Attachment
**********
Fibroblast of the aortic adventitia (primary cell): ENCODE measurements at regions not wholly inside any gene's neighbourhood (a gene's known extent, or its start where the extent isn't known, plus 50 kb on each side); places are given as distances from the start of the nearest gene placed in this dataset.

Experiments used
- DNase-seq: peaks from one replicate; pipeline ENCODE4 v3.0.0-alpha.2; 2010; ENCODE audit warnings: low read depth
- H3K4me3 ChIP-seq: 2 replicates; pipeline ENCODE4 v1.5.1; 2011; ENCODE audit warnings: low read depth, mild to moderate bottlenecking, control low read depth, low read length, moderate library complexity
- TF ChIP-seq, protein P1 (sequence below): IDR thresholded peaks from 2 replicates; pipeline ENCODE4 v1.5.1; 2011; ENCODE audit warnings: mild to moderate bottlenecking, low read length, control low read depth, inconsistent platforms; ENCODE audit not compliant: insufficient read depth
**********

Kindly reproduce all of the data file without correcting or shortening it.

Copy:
Fibroblast of the aortic adventitia (primary cell): ENCODE measurements at regions not wholly inside any gene's neighbourhood (a gene's known extent, or its start where the extent isn't known, plus 50 kb on each side); places are given as distances from the start of the nearest gene placed in this dataset.

Experiments used
- DNase-seq: peaks from one replicate; pipeline ENCODE4 v3.0.0-alpha.2; 2010; ENCODE audit warnings: low read depth
- H3K4me3 ChIP-seq: 2 replicates; pipeline ENCODE4 v1.5.1; 2011; ENCODE audit warnings: low read depth, mild to moderate bottlenecking, control low read depth, low read length, moderate library complexity
- TF ChIP-seq, protein P1 (sequence below): IDR thresholded peaks from 2 replicates; pipeline ENCODE4 v1.5.1; 2011; ENCODE audit warnings: mild to moderate bottlenecking, low read length, control low read depth, inconsistent platforms; ENCODE audit not compliant: insufficient read depth